Although it was over a month ago, we wanted to pay homage to the passing of the “Master of the Stolen Base,” Maury Wills.  A kind and humble #2 BEARMaury’s speed helped the Los Angeles Dodgers win four pennants and three championships, and he was voted the National League’s MVP in 1962.  During that year, Wills set a modern major league record when he stole 104 bases, breaking the record of 96 set by Ty Cobb (#6 BEIR) in 1915.  Maury changed the game from power (thanks to #13 FCIR Babe Ruth) to precision, or finesse, paving the way for Rickey Henderson (#5 FEIR) to set the current stole base record of 130 steals in 1982.

As one journalist puts it, Maury “was adept at getting a quick jump off the bag, and he was a master of sliding under or around a tag.”  As any BT enthusiast knows, #2s are gross-motor dominant, and highly skilled at controlling their bodies, allowing Wills to “limbo” low in order to avoid the tag.  In his own words, “Stealing is a matter of confidence, even conceit.  It’s more than getting a good jump, a big lead. It’s being in the right frame of mind. I run with the thought that the pitcher will make a perfect throw and the catcher will make a perfect throw and I’ll still beat them. I don’t have a doubt.”  Yes, #2s can be sneaky, as Maury pointed out about himself, and with proper nurture and coaching they can be incredibly confident in their abilities (i.e. Kobe Bryant).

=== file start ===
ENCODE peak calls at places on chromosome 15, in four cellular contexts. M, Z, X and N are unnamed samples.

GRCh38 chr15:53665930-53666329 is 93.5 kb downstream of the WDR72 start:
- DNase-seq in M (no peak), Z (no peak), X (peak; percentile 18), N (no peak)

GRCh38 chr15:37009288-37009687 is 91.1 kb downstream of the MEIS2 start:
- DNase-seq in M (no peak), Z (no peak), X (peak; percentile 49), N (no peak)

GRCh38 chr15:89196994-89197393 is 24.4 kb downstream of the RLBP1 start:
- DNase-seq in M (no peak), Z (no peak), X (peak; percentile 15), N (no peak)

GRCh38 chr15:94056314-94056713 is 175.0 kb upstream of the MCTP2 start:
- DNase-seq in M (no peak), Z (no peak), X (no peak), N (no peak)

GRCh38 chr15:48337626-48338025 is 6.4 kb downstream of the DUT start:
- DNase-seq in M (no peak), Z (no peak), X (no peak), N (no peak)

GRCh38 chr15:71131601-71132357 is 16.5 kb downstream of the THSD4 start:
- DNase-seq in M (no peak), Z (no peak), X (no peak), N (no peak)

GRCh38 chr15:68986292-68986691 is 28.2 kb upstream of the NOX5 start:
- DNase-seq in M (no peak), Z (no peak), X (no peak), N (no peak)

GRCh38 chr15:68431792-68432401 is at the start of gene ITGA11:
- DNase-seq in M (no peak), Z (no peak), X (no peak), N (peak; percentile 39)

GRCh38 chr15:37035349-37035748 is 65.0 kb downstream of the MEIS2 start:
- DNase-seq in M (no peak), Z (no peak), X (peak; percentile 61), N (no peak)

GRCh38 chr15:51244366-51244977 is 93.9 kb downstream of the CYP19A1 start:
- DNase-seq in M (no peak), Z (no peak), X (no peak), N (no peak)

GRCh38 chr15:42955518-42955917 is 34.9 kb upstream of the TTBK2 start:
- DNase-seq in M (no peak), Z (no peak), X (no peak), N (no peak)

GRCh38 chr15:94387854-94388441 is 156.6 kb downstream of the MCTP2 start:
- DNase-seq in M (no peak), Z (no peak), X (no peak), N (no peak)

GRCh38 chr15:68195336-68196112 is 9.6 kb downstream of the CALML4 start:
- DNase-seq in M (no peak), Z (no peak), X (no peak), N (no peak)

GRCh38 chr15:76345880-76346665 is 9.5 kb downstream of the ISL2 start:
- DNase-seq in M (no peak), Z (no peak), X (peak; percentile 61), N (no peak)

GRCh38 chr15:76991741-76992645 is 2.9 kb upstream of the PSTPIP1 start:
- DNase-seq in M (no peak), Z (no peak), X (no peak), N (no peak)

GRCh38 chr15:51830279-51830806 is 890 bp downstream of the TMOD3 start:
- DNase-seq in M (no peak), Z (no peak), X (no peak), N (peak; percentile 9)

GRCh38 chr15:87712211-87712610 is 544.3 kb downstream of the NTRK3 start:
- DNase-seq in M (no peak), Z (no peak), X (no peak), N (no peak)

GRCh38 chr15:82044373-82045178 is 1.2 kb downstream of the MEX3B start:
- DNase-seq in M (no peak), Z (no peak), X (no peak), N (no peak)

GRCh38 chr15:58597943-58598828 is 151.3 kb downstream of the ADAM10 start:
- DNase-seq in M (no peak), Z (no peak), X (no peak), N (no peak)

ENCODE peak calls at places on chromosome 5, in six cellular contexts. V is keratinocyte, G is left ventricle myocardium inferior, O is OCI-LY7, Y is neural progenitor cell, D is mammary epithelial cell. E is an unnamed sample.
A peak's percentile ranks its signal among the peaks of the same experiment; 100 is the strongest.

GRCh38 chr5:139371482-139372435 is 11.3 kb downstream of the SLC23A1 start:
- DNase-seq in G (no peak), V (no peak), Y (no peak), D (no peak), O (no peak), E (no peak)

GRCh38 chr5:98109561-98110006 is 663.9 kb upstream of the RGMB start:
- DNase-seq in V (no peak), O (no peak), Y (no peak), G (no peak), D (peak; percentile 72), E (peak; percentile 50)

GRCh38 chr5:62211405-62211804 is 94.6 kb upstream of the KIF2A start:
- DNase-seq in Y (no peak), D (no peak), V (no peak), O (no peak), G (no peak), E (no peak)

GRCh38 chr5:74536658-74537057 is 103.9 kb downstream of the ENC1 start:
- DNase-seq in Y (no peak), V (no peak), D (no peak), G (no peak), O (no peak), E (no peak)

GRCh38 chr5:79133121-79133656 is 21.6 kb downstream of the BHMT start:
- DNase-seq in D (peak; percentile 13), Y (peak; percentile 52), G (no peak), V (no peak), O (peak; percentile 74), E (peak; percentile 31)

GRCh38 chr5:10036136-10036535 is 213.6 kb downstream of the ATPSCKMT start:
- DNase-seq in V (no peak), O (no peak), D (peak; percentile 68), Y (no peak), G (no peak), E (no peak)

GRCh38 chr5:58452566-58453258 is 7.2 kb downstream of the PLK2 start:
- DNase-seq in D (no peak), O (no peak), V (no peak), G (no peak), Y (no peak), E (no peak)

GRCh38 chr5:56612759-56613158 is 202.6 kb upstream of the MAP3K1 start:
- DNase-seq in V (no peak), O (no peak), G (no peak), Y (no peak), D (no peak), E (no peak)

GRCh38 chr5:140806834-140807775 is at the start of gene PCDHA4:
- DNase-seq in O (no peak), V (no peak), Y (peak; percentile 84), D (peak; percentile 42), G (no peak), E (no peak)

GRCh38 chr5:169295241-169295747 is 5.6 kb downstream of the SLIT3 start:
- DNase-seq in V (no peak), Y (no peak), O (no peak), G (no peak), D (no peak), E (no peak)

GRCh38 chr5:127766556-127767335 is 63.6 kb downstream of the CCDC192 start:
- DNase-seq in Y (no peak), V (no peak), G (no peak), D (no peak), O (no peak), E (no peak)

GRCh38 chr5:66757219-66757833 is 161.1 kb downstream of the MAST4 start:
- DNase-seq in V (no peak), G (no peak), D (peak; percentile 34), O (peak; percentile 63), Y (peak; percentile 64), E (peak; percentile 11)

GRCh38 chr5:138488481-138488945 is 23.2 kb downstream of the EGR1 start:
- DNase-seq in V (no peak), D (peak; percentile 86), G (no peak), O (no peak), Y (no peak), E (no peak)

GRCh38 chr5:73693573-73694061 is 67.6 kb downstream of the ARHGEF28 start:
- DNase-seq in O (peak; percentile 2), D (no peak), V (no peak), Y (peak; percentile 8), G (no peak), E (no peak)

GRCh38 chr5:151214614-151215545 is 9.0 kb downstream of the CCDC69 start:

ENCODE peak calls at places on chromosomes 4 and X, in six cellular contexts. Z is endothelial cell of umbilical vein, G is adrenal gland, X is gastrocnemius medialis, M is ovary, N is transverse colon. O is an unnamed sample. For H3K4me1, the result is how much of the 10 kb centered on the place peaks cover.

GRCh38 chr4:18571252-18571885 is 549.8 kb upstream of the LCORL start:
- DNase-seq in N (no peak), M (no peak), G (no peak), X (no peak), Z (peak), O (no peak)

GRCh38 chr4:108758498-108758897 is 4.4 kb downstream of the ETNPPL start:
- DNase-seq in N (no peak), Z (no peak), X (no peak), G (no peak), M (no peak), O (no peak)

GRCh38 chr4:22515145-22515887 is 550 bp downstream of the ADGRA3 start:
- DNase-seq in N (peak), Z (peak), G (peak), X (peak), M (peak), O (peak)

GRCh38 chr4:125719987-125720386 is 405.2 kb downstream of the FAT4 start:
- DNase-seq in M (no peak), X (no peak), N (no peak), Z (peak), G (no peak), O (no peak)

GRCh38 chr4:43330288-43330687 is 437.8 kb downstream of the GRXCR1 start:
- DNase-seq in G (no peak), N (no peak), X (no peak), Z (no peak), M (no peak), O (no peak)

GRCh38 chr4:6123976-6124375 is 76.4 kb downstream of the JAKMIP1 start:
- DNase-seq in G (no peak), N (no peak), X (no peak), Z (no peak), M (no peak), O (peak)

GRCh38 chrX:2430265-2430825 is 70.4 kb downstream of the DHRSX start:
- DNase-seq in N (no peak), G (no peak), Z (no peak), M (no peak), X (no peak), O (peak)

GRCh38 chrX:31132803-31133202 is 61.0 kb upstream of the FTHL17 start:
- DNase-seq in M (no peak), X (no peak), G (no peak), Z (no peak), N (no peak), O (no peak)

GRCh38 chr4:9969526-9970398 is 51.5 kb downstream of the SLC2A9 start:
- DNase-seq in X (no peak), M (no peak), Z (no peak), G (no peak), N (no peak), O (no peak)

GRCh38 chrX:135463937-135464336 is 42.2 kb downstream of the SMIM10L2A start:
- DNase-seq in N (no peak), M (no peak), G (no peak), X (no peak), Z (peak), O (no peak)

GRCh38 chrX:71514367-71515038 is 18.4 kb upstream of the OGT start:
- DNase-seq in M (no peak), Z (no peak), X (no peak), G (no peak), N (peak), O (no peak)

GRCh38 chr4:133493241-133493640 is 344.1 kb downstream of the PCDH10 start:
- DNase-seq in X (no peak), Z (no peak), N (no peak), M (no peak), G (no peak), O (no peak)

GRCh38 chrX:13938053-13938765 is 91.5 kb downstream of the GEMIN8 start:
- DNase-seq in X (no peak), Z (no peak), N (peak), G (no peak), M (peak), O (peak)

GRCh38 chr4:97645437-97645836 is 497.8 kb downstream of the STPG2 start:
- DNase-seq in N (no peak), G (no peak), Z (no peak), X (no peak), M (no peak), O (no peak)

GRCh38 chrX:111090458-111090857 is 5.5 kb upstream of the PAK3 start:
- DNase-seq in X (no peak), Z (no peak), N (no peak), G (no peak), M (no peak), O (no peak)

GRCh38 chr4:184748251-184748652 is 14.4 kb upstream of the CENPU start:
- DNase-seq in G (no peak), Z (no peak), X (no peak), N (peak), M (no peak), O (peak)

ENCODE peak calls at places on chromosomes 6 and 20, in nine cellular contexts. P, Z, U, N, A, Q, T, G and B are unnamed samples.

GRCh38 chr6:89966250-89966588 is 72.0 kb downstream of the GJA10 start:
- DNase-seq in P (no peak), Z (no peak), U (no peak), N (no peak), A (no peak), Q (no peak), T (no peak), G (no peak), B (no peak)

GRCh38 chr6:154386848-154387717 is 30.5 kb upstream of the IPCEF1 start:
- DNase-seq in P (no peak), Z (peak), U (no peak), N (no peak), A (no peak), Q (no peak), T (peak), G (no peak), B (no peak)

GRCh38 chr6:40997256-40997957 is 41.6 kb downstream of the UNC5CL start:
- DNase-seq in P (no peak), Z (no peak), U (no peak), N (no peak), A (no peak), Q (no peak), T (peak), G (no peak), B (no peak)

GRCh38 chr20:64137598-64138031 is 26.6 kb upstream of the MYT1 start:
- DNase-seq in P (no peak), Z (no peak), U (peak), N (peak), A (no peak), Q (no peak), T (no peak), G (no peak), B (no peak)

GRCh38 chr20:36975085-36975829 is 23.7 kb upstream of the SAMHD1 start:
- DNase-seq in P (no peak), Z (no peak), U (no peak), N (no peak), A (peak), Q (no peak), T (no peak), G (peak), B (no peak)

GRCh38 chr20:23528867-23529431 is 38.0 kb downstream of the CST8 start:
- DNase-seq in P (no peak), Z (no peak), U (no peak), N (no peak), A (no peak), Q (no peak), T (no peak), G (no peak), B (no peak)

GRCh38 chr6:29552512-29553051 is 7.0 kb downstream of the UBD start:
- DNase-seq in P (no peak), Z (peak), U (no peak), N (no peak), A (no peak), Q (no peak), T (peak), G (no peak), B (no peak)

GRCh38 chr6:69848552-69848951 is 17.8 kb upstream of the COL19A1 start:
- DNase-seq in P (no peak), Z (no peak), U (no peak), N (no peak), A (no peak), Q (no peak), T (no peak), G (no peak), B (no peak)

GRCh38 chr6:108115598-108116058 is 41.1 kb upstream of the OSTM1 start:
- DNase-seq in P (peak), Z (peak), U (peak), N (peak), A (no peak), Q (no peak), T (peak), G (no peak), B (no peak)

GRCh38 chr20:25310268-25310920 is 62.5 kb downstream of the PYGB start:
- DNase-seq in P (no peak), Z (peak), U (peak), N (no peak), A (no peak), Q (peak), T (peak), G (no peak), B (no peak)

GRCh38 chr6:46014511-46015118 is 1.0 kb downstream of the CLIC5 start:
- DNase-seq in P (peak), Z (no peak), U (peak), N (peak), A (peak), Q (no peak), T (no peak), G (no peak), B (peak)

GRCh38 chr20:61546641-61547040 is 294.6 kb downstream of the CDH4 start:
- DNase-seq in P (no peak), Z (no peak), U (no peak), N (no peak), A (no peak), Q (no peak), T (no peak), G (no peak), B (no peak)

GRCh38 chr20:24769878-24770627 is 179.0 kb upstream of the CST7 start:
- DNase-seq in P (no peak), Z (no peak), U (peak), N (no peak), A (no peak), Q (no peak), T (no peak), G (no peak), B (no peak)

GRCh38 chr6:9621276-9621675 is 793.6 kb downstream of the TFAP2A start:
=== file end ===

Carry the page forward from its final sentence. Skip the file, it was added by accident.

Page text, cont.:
And like many #2s, Maury was well-liked by the public.  So much, in fact, that when Richard Nixon (#7 FEIL) was running against incumbent Edmund Brown, James Reston of the Washington Times wrote, “If, after the season, Maury Wills were to run for governor, neither Brown nor Nixon would have a chance.”  

Finally, and with typical #2 simple straight-forwardness, Wills once said, “I know when I have had a lousy day just by looking down at my uniform.  If it isn’t dirty, I haven’t scored two runs, I haven’t done my job.”

Written by: Staff
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